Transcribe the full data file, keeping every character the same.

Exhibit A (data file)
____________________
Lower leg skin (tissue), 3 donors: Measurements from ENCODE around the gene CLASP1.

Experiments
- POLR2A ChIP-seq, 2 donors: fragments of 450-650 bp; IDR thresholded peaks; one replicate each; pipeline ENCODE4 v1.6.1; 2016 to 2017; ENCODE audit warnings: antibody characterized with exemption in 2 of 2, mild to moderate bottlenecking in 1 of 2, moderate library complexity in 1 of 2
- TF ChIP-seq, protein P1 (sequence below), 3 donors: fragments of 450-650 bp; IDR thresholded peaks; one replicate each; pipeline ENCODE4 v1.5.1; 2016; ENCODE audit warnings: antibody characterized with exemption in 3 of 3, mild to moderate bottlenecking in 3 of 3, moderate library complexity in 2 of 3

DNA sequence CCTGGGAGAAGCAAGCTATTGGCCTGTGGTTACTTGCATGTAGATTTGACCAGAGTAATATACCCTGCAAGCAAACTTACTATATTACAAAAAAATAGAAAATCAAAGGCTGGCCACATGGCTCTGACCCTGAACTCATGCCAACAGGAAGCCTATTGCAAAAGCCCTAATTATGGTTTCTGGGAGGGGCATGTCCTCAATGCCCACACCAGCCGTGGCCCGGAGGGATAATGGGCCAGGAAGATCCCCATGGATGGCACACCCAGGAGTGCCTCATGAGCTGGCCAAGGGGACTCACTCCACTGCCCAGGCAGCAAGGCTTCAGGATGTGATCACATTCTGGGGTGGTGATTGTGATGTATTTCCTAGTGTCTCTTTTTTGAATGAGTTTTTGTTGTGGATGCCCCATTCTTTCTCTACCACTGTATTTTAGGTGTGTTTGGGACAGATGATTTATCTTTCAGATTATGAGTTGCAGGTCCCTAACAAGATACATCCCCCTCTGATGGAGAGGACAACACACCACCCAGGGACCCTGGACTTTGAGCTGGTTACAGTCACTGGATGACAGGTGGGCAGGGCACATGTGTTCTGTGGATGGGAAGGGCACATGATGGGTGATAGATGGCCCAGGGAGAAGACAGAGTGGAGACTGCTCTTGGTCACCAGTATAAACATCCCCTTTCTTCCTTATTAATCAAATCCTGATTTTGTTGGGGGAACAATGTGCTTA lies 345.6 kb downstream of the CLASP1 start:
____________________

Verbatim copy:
Lower leg skin (tissue), 3 donors: Measurements from ENCODE around the gene CLASP1.

Experiments
- POLR2A ChIP-seq, 2 donors: fragments of 450-650 bp; IDR thresholded peaks; one replicate each; pipeline ENCODE4 v1.6.1; 2016 to 2017; ENCODE audit warnings: antibody characterized with exemption in 2 of 2, mild to moderate bottlenecking in 1 of 2, moderate library complexity in 1 of 2
- TF ChIP-seq, protein P1 (sequence below), 3 donors: fragments of 450-650 bp; IDR thresholded peaks; one replicate each; pipeline ENCODE4 v1.5.1; 2016; ENCODE audit warnings: antibody characterized with exemption in 3 of 3, mild to moderate bottlenecking in 3 of 3, moderate library complexity in 2 of 3

DNA sequence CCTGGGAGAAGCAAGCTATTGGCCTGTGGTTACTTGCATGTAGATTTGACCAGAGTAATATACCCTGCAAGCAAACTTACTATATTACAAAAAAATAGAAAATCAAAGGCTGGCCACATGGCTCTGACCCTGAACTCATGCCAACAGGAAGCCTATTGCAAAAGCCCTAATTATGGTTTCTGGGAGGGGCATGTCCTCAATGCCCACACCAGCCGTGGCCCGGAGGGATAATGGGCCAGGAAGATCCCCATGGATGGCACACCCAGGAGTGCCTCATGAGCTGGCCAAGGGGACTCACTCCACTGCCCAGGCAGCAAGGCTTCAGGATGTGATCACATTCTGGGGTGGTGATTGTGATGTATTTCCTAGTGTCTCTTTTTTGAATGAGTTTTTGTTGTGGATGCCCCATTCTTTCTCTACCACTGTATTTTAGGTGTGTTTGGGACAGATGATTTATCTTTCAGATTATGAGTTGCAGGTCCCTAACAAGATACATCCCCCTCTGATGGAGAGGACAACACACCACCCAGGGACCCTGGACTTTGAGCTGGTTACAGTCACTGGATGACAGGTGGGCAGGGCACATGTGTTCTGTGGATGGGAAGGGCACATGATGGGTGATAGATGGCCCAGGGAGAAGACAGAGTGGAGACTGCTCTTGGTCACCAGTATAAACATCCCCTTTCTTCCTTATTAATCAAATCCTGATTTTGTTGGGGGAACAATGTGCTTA lies 345.6 kb downstream of the CLASP1 start: